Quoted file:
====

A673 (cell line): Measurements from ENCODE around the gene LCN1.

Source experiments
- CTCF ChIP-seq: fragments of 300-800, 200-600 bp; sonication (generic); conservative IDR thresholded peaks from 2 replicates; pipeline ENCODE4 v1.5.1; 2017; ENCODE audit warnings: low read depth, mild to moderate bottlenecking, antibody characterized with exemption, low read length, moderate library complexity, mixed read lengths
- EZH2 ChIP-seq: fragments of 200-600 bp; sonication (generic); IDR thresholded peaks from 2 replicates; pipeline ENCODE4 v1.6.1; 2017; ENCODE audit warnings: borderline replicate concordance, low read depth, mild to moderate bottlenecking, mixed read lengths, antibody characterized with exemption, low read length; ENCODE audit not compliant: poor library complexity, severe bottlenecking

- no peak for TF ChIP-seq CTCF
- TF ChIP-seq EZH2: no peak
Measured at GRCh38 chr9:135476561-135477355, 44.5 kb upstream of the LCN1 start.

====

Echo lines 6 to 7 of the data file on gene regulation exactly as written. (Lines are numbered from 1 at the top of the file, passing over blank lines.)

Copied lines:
- TF ChIP-seq EZH2: no peak
Measured at GRCh38 chr9:135476561-135477355, 44.5 kb upstream of the LCN1 start.